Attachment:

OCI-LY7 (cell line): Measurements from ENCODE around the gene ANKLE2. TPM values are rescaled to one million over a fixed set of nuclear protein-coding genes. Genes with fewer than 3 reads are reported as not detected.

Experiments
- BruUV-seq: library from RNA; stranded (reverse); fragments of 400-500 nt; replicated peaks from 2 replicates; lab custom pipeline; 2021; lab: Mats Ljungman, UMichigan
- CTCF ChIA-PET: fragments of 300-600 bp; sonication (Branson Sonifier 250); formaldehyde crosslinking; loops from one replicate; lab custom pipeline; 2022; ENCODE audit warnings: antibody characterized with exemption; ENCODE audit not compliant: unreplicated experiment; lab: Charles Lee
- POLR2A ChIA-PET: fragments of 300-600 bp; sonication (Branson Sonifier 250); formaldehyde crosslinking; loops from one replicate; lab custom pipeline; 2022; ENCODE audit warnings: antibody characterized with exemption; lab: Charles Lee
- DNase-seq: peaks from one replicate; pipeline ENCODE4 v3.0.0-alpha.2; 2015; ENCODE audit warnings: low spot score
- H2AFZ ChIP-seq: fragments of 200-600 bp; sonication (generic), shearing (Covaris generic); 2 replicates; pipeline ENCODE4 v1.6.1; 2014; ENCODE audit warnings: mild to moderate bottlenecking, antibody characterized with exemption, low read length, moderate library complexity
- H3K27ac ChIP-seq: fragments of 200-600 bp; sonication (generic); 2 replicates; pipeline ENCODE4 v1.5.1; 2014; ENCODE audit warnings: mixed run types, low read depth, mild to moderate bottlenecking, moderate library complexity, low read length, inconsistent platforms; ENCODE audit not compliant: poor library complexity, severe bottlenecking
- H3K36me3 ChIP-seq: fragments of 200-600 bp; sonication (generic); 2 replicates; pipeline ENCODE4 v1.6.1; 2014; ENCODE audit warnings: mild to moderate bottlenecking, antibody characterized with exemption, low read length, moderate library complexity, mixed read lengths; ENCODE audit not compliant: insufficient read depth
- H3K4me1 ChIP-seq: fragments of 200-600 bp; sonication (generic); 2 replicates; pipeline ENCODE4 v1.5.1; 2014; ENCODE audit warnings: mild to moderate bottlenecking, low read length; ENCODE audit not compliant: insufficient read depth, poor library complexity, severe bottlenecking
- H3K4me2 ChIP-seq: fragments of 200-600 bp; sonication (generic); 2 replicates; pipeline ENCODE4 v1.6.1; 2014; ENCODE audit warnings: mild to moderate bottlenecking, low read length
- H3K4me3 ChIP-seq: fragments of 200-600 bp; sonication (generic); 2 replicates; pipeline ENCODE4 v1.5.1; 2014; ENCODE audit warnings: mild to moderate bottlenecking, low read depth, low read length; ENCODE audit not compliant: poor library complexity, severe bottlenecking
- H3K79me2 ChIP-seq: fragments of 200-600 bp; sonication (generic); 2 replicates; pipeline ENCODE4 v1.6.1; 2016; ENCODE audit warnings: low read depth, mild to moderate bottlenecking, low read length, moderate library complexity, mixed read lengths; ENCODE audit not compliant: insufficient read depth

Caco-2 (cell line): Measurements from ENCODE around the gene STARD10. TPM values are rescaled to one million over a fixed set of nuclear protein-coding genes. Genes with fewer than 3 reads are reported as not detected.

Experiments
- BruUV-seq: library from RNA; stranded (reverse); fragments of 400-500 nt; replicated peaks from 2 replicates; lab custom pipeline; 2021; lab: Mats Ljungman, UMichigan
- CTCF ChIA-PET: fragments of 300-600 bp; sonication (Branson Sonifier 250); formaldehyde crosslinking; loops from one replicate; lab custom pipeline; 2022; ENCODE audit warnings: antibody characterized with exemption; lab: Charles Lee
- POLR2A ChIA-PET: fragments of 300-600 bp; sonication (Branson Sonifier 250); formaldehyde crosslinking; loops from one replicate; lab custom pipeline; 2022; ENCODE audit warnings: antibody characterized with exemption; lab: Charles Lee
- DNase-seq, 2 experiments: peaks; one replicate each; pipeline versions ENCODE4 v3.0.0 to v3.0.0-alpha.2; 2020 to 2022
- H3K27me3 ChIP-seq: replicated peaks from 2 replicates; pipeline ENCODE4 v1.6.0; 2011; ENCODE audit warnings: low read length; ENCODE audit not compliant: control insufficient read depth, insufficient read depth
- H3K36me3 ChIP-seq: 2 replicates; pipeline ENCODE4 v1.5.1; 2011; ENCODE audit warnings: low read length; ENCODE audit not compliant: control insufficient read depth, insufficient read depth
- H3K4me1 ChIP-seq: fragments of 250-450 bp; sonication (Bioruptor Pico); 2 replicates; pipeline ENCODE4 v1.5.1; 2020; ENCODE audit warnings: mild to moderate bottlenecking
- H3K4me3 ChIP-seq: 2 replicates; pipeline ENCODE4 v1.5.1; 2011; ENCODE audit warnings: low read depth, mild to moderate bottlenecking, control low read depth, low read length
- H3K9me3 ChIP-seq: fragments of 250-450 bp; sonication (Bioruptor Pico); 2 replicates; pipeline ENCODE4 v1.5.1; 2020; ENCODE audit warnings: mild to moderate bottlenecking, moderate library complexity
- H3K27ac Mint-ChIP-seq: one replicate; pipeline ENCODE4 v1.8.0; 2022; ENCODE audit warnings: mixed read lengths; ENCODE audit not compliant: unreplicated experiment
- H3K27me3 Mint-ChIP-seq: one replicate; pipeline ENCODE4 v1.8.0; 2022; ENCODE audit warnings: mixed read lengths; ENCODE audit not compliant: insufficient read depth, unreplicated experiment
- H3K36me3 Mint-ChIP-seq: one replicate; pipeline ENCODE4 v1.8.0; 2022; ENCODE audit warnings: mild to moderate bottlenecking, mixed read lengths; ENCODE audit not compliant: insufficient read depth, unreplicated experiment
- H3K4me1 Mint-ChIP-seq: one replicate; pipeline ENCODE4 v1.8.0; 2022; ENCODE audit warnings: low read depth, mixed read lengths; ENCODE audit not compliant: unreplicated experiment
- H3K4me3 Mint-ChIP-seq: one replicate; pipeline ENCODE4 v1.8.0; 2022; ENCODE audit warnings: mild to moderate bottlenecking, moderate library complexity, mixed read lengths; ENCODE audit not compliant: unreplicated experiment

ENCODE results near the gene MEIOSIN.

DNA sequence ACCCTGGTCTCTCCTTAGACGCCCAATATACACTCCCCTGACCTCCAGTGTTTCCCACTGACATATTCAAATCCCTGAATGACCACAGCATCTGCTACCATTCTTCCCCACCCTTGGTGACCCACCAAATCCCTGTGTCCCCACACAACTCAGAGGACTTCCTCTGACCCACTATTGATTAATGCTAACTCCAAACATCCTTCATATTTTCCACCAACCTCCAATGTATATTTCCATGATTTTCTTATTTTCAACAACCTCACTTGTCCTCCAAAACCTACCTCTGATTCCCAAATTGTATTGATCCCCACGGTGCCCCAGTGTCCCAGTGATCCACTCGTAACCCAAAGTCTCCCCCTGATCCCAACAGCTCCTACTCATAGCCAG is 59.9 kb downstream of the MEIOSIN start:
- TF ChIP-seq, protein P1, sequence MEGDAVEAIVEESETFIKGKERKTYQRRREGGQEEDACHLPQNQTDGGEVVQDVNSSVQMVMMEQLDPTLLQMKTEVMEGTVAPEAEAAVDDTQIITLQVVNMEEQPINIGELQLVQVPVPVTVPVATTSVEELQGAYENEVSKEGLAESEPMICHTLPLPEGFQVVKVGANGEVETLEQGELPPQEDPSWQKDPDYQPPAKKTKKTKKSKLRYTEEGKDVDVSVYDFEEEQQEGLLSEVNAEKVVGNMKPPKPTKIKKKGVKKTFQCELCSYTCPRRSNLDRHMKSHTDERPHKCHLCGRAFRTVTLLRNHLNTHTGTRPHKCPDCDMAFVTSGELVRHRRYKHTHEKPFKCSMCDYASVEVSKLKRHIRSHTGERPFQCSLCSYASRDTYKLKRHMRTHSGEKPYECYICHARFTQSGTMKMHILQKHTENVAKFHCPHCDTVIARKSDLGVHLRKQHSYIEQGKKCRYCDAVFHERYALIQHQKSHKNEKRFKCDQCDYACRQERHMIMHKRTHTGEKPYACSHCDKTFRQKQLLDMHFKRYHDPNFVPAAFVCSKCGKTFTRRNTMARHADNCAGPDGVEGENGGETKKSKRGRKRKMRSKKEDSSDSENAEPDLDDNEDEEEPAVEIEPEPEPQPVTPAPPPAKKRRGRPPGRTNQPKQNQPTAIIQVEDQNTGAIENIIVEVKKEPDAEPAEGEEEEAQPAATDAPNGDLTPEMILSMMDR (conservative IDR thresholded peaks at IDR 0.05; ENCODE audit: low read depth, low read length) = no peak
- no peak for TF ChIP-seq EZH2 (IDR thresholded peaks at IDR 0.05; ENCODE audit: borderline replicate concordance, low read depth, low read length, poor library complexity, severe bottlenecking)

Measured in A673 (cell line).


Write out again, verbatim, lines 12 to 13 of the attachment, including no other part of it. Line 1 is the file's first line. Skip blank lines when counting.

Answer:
- H3K4me3 ChIP-seq: fragments of 200-600 bp; sonication (generic); 2 replicates; pipeline ENCODE4 v1.5.1; 2014; ENCODE audit warnings: mild to moderate bottlenecking, low read depth, low read length; ENCODE audit not compliant: poor library complexity, severe bottlenecking
- H3K79me2 ChIP-seq: fragments of 200-600 bp; sonication (generic); 2 replicates; pipeline ENCODE4 v1.6.1; 2016; ENCODE audit warnings: low read depth, mild to moderate bottlenecking, low read length, moderate library complexity, mixed read lengths; ENCODE audit not compliant: insufficient read depth